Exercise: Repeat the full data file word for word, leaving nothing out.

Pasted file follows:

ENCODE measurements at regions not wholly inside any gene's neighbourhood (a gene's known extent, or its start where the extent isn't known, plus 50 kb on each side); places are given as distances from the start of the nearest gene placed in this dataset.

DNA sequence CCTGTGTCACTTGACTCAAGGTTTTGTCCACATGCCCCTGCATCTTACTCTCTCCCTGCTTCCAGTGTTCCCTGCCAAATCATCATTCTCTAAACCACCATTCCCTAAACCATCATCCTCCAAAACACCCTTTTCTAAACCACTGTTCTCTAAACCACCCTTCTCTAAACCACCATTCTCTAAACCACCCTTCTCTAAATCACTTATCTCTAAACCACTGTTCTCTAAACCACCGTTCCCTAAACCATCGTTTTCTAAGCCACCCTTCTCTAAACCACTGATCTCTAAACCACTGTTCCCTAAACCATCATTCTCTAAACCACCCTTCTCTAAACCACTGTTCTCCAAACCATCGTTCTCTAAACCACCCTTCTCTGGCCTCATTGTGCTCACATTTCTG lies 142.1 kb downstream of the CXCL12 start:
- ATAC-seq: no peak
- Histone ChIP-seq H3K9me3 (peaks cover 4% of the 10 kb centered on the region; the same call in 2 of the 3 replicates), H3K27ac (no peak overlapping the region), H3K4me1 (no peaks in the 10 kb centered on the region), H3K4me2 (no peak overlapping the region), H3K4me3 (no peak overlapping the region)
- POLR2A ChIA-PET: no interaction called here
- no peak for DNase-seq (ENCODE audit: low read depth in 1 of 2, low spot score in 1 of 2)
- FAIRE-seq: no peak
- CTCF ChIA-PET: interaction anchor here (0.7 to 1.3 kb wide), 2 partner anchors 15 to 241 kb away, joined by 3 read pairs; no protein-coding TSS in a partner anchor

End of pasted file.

ENCODE measurements at regions not wholly inside any gene's neighbourhood (a gene's known extent, or its start where the extent isn't known, plus 50 kb on each side); places are given as distances from the start of the nearest gene placed in this dataset.

DNA sequence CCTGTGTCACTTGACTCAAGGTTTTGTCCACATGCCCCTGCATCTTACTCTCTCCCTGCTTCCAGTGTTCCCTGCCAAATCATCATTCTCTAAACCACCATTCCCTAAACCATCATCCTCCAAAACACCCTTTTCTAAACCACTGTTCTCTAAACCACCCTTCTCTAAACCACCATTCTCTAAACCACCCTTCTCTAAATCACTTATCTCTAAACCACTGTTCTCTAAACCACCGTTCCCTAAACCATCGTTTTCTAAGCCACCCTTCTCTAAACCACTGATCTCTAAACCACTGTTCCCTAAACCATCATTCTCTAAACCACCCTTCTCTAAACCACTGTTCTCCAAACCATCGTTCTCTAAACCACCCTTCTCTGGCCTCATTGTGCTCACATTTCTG lies 142.1 kb downstream of the CXCL12 start:
- ATAC-seq: no peak
- Histone ChIP-seq H3K9me3 (peaks cover 4% of the 10 kb centered on the region; the same call in 2 of the 3 replicates), H3K27ac (no peak overlapping the region), H3K4me1 (no peaks in the 10 kb centered on the region), H3K4me2 (no peak overlapping the region), H3K4me3 (no peak overlapping the region)
- POLR2A ChIA-PET: no interaction called here
- no peak for DNase-seq (ENCODE audit: low read depth in 1 of 2, low spot score in 1 of 2)
- FAIRE-seq: no peak
- CTCF ChIA-PET: interaction anchor here (0.7 to 1.3 kb wide), 2 partner anchors 15 to 241 kb away, joined by 3 read pairs; no protein-coding TSS in a partner anchor